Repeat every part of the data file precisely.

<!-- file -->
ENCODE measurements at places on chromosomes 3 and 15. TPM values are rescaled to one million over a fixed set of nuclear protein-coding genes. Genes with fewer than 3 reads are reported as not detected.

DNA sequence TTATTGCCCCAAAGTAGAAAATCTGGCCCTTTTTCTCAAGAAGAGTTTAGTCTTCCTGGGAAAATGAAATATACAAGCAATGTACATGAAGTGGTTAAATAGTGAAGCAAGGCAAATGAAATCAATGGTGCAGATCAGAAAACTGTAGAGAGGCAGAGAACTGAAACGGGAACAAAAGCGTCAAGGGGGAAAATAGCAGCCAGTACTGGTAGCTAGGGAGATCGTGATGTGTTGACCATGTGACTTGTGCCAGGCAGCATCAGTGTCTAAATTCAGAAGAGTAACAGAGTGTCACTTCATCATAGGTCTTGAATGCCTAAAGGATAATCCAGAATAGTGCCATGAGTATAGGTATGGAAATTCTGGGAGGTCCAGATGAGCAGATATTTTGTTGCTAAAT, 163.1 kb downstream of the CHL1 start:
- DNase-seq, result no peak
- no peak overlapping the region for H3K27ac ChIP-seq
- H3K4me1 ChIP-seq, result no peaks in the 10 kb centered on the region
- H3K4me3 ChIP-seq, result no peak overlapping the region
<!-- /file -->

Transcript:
ENCODE measurements at places on chromosomes 3 and 15. TPM values are rescaled to one million over a fixed set of nuclear protein-coding genes. Genes with fewer than 3 reads are reported as not detected.

DNA sequence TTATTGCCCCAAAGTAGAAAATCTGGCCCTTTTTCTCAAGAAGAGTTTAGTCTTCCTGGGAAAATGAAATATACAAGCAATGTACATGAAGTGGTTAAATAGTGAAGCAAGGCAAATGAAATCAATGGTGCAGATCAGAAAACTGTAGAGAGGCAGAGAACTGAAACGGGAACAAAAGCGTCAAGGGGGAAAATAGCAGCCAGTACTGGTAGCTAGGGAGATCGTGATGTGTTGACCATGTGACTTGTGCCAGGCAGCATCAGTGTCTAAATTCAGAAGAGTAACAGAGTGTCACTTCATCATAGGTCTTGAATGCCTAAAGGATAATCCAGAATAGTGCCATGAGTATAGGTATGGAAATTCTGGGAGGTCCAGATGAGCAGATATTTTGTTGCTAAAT, 163.1 kb downstream of the CHL1 start:
- DNase-seq, result no peak
- no peak overlapping the region for H3K27ac ChIP-seq
- H3K4me1 ChIP-seq, result no peaks in the 10 kb centered on the region
- H3K4me3 ChIP-seq, result no peak overlapping the region